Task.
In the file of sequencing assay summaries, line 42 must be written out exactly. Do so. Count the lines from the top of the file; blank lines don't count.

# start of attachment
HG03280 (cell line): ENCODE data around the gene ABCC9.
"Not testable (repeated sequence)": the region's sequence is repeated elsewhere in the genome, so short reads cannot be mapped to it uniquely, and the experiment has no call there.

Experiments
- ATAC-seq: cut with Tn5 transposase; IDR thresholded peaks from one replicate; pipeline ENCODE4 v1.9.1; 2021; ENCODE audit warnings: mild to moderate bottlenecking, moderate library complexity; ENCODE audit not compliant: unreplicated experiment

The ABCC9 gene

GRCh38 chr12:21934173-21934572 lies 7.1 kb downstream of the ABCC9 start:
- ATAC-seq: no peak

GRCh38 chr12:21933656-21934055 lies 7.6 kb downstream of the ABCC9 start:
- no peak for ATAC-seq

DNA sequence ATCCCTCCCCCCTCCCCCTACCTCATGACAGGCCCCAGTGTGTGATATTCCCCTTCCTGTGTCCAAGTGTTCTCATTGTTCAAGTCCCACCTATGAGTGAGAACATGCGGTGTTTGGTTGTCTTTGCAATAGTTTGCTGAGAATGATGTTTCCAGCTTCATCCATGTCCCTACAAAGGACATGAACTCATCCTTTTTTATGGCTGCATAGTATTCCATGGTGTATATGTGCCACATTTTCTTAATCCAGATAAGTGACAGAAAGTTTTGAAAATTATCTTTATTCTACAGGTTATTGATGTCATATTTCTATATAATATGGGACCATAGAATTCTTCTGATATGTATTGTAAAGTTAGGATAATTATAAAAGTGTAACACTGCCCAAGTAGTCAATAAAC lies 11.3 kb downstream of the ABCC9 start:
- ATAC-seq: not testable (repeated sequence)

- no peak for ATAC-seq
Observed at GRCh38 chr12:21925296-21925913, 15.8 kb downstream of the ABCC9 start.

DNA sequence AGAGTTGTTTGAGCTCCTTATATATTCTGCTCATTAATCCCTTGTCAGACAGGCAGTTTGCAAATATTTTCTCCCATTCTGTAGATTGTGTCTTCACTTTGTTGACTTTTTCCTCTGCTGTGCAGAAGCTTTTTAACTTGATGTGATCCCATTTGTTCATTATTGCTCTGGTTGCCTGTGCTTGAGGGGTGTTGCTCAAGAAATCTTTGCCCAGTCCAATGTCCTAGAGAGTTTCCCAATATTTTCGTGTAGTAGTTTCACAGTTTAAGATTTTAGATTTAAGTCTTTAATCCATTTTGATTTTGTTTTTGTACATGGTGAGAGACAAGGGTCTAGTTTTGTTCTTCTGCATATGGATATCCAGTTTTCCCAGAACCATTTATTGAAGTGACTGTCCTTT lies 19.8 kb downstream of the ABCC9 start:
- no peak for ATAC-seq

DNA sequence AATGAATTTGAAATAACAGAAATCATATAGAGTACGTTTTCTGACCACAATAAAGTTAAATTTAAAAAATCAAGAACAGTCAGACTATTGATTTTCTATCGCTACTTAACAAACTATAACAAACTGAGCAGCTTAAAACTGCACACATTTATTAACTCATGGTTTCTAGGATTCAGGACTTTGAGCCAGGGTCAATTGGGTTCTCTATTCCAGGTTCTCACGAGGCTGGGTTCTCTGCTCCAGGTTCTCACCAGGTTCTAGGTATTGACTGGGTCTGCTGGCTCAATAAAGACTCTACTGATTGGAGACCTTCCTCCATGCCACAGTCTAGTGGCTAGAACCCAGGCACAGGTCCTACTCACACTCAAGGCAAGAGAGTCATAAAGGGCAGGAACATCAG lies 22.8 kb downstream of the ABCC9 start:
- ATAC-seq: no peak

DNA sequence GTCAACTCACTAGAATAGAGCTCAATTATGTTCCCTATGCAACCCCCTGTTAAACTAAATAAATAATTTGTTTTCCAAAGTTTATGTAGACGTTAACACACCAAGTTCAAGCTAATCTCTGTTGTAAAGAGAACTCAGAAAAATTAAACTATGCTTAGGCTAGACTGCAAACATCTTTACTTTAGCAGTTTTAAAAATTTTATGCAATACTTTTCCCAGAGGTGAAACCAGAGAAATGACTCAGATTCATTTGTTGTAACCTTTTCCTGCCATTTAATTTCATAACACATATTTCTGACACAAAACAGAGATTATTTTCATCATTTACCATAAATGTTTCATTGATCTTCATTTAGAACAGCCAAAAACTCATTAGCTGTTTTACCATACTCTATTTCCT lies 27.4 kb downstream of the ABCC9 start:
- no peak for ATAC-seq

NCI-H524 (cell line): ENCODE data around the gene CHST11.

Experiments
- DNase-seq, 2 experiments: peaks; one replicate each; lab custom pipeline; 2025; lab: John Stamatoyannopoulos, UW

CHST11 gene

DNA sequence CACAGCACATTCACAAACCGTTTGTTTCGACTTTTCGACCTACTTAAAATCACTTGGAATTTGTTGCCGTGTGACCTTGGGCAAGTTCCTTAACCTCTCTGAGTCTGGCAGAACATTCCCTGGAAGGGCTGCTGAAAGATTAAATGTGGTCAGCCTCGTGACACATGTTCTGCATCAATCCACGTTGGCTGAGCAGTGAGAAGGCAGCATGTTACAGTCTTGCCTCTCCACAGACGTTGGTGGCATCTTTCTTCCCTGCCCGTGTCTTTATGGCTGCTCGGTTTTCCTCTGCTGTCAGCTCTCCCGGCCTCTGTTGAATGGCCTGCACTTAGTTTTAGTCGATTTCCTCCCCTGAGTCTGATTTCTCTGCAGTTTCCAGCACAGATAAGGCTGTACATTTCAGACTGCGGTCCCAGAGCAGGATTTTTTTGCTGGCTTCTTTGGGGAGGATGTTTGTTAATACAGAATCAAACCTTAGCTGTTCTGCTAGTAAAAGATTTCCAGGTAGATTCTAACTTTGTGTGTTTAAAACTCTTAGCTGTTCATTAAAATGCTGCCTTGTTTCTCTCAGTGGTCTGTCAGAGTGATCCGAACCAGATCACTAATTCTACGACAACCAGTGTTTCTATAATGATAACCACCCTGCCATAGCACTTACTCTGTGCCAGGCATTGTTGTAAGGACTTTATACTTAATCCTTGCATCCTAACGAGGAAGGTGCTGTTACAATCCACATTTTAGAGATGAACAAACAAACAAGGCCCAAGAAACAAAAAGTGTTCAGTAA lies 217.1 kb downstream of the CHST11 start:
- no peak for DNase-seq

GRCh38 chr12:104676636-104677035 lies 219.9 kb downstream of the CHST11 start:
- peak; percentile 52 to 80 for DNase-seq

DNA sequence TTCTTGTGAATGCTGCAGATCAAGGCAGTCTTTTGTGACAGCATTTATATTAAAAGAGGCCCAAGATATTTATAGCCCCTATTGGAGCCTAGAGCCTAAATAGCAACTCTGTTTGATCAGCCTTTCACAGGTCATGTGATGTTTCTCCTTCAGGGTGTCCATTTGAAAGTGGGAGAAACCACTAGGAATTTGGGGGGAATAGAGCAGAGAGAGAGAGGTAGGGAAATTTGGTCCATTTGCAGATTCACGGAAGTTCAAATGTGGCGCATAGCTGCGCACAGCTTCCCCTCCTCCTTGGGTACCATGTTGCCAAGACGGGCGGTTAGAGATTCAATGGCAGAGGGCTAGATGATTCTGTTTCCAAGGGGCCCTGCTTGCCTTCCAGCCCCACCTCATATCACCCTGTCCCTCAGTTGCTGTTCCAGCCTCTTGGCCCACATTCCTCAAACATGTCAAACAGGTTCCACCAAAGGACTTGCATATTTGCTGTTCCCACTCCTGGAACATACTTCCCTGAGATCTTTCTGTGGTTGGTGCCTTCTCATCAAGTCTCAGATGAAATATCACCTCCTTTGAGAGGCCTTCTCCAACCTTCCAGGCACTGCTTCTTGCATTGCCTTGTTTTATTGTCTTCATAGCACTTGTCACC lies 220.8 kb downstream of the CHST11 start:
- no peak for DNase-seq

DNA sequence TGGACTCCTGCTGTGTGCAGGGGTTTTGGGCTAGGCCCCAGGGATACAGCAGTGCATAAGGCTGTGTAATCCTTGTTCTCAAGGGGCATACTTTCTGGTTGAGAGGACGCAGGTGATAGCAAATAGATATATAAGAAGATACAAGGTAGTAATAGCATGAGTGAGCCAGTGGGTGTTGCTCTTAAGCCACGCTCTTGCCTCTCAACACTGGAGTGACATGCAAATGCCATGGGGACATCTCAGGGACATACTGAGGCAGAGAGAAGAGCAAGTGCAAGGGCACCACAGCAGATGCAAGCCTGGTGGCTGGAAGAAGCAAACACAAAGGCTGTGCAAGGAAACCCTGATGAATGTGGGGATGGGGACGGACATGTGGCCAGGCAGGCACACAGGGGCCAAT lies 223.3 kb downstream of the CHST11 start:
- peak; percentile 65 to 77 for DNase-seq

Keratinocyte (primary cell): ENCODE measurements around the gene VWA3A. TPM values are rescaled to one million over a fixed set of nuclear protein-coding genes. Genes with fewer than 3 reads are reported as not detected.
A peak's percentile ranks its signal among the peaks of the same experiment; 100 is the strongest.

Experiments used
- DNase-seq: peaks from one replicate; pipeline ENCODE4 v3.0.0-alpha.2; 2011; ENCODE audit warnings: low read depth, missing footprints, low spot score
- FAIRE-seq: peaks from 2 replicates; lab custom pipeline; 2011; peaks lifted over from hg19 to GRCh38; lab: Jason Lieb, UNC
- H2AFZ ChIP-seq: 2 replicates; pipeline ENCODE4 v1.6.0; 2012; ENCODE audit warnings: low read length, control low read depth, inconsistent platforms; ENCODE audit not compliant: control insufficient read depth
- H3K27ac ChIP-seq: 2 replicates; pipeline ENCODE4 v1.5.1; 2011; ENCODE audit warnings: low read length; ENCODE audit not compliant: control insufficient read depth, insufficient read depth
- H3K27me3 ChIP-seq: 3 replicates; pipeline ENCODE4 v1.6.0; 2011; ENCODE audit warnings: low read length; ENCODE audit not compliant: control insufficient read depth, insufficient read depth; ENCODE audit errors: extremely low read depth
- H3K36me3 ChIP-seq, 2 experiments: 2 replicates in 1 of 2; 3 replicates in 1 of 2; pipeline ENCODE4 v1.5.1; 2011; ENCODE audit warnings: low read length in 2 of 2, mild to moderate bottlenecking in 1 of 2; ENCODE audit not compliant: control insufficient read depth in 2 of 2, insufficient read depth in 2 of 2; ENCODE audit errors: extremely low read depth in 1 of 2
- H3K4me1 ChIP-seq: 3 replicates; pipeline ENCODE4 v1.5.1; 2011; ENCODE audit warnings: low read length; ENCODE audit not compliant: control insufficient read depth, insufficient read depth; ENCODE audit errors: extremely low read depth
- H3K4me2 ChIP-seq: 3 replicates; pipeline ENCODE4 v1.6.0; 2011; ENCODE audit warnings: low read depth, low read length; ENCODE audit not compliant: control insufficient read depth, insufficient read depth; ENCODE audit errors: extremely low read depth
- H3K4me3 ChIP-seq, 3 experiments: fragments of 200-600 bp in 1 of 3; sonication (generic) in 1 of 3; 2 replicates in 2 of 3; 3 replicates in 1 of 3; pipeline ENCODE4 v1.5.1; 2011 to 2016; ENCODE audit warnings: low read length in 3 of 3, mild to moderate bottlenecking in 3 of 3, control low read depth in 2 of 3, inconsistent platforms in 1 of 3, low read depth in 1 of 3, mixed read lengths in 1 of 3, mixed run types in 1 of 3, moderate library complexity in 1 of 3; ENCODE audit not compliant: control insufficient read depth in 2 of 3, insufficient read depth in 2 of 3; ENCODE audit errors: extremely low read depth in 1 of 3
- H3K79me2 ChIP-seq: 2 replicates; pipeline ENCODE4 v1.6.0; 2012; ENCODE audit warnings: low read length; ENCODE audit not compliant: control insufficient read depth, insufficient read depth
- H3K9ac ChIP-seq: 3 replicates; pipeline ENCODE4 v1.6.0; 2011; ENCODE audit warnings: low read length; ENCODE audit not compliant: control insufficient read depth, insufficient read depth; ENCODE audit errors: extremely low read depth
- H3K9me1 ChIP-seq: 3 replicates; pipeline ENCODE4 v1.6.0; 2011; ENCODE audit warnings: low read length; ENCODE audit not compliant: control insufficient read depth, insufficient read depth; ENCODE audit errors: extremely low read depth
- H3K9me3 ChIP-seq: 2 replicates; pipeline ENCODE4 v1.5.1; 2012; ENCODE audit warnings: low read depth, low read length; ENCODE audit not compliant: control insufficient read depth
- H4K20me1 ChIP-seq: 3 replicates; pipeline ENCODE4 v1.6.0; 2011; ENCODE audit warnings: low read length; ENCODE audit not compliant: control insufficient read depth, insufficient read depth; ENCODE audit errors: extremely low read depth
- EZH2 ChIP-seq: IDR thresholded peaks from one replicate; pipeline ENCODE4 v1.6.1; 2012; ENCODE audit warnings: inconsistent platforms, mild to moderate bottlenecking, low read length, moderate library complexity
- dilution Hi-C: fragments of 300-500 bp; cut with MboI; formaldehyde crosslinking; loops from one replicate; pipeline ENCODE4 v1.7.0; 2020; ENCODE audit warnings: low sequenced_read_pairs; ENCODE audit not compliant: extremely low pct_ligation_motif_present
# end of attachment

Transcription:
- H3K4me2 ChIP-seq: 3 replicates; pipeline ENCODE4 v1.6.0; 2011; ENCODE audit warnings: low read depth, low read length; ENCODE audit not compliant: control insufficient read depth, insufficient read depth; ENCODE audit errors: extremely low read depth